Where I Lead: In the Classroom and Overseas


Melissa Silva, ’19, graduated from UNG with a degree in modern languages with a concentration in Spanish language and literature in August and is spending an academic year as an English Teaching Assistant in the Kyrgyz Republic. The Gainesville, Georgia, resident earned that job by winning a scholarship from the Fulbright U.S. Student Program. It was the second prestigious nationally competitive scholarship Silva won. Earlier, she received a Benjamin A. Gilman Scholarship, which funded her study abroad to Spain in the summer.

What did you learn while teaching in Spain?

Since I am from Mexico, I was able to learn about our cultural similarities and differences. Spain is known for its flamenco dancing and bull fighting. Mexico has a lot of bull fighting rings and we love to dance. One of the differences can be seen in the cathedrals in each country. In Mexico, the cathedrals have vibrant colors. The Spanish cathedrals were influenced by the Roman architectural and Baroque style.

What are you looking forward to most about teaching in the Kyrgyz Republic?

I’m looking forward interacting with the students. I want to do more than teach them the nouns and verbs and the grammar of English. I want to talk to them and ask them, “What is your life like here and what do you do?”

How has winning two nationally competitive scholarships affected your future?

It was a huge accomplishment! I was taking six classes and working three jobs: as a paraprofessional at South Hall Middle School, as a foreign language lab consultant for Spanish, and as a cashier at Office Max. I worked 40-plus hours a week and still had to attend class, study, complete assignments, and meet with Dr. Anastasia Lin (assistant vice president of research and engagement and assistant dean of student research and scholarship at UNG) about my essays. Given all of that, it was truly a blessing that I was able to win not only one but two nationally competitive scholarships.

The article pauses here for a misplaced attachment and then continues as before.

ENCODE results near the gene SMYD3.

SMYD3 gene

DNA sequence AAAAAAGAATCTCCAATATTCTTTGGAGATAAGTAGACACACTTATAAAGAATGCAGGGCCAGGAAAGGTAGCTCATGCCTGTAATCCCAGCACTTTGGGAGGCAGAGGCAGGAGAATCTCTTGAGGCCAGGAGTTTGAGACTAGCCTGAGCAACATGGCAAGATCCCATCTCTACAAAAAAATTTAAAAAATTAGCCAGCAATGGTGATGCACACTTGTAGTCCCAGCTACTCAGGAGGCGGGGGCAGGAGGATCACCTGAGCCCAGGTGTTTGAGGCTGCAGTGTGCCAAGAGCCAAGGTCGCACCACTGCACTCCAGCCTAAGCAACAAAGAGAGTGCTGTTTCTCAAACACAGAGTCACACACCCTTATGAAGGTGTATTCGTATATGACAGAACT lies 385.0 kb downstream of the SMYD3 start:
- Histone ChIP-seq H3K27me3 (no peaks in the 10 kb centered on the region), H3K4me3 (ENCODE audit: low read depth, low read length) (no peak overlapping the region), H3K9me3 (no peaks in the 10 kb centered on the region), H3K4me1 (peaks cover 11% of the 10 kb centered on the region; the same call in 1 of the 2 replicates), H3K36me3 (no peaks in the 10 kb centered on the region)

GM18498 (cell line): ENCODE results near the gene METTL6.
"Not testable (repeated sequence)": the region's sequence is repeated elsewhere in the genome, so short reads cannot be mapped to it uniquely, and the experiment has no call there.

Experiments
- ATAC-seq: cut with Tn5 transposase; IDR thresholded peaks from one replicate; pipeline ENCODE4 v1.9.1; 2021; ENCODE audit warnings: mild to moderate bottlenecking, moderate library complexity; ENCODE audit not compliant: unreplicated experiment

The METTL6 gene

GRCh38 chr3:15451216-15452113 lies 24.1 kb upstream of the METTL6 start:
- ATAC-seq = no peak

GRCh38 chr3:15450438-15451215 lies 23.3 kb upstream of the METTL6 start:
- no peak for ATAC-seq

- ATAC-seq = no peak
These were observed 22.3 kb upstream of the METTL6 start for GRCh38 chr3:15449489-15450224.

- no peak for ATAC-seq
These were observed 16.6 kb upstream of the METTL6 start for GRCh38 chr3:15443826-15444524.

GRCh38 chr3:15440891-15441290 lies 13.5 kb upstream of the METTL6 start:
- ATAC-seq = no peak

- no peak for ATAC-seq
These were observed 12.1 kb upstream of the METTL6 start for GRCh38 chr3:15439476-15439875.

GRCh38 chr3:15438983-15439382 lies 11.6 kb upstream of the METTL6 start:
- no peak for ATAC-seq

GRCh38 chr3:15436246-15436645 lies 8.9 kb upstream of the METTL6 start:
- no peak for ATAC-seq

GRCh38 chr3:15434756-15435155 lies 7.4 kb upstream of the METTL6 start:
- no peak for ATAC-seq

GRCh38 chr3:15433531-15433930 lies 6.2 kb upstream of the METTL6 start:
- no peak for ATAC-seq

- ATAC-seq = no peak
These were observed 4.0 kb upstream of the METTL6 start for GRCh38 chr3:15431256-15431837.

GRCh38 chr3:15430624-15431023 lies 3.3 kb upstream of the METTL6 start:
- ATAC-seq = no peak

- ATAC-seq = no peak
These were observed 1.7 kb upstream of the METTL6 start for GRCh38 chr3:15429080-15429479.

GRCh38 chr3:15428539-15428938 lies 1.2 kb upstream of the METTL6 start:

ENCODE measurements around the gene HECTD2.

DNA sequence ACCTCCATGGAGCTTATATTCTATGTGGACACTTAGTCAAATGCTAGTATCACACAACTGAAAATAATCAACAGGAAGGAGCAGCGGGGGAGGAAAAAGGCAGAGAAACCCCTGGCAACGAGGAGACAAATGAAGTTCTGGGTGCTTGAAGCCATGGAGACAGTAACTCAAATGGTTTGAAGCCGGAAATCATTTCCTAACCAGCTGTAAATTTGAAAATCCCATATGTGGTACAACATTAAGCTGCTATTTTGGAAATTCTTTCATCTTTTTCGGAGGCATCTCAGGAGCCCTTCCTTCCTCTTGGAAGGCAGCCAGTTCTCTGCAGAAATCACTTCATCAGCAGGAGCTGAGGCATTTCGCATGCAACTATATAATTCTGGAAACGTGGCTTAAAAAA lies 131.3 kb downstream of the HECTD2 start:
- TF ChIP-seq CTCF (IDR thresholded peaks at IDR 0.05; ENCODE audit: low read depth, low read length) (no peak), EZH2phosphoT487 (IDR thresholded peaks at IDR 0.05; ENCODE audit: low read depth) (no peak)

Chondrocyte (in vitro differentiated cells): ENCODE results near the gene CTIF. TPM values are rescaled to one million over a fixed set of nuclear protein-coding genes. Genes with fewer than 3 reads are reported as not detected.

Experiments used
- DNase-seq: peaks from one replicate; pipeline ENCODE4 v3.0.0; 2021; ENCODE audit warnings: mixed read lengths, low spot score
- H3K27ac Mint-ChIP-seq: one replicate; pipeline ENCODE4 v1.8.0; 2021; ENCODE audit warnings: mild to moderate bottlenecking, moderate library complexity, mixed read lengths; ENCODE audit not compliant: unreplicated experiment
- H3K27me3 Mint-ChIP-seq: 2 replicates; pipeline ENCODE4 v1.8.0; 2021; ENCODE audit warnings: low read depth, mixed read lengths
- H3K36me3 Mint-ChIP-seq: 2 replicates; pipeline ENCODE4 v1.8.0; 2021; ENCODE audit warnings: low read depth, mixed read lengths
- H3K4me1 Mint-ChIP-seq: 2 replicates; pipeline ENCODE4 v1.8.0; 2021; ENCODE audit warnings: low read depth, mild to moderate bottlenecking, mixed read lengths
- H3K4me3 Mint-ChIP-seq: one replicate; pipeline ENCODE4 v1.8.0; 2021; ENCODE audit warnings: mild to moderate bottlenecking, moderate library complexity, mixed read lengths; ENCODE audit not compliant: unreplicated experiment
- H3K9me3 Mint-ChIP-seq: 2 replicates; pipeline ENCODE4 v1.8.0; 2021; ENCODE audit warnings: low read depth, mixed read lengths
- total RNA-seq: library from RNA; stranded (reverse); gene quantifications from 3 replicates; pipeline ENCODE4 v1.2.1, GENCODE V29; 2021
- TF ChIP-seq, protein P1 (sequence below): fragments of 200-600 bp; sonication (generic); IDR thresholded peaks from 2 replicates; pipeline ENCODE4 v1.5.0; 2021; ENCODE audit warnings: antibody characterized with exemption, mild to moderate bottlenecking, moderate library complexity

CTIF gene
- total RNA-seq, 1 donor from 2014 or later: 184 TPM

What made you decide to apply for the scholarships?

I was sitting in one of my Spanish classes and my professor told us that a degree alone could not secure us a job. And I thought, “What?” He said we needed to do undergraduate research or study abroad—something that makes us stand out from the crowd. That is when it hit me that I needed to try.

What is your plan after you return?

I was enrolled in the joint UNG, Hall County Realizing Inspiring and Successful Educators program. Through it, Hall County Schools paid for my tuition while I worked as a paraprofessional in a middle school. Now that I’ve graduated, I have been offered a position at a middle school. I plan to come back and teach there once I earn my teaching certification.

What made you want to be a middle school teacher?

Teaching is the profession that runs on my mom’s side of the family. My mom was a kindergarten teaching assistant in Mexico, and my cousin is a middle school teacher. I remember going into his class when I was little and watching him with awe, and I thought, “This is what I want to do.”